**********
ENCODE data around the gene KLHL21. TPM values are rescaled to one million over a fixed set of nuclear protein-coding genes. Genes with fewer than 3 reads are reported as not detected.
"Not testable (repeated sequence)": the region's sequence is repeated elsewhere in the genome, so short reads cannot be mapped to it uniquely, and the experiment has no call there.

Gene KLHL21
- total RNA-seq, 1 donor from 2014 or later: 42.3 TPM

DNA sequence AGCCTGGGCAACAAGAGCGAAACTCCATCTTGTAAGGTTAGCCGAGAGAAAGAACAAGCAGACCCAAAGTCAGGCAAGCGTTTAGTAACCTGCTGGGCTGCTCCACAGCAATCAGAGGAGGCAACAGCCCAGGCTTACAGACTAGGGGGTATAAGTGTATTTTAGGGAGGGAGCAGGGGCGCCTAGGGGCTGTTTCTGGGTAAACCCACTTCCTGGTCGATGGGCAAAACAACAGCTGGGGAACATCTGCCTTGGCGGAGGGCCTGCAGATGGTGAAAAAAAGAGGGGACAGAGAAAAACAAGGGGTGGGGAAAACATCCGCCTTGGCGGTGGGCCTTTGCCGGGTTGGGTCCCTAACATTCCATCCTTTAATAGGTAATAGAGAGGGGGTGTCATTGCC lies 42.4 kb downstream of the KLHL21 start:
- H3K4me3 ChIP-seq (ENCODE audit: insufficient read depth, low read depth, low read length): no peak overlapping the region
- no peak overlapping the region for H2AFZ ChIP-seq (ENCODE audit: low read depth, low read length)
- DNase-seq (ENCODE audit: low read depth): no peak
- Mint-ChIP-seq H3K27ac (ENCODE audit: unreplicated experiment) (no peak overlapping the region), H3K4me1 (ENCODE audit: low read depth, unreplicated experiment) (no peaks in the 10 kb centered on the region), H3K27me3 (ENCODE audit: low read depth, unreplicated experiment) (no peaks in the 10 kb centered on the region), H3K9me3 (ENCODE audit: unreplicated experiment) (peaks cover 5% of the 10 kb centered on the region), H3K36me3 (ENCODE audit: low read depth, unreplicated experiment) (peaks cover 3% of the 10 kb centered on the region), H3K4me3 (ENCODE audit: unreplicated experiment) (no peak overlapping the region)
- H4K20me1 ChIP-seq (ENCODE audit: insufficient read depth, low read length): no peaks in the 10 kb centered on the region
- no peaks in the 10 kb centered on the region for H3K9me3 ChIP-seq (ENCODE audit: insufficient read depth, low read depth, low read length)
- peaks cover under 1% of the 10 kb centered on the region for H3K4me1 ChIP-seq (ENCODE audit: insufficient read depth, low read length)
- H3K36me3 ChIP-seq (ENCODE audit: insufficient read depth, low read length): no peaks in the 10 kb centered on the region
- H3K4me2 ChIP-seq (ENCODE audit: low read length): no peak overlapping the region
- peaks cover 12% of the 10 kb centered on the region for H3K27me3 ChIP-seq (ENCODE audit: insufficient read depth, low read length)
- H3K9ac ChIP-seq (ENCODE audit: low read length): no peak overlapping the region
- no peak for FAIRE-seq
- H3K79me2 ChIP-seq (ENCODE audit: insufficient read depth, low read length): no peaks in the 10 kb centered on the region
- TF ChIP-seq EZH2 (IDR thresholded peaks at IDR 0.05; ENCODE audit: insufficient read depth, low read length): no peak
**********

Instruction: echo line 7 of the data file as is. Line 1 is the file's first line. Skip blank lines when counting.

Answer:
- no peak overlapping the region for H2AFZ ChIP-seq (ENCODE audit: low read depth, low read length)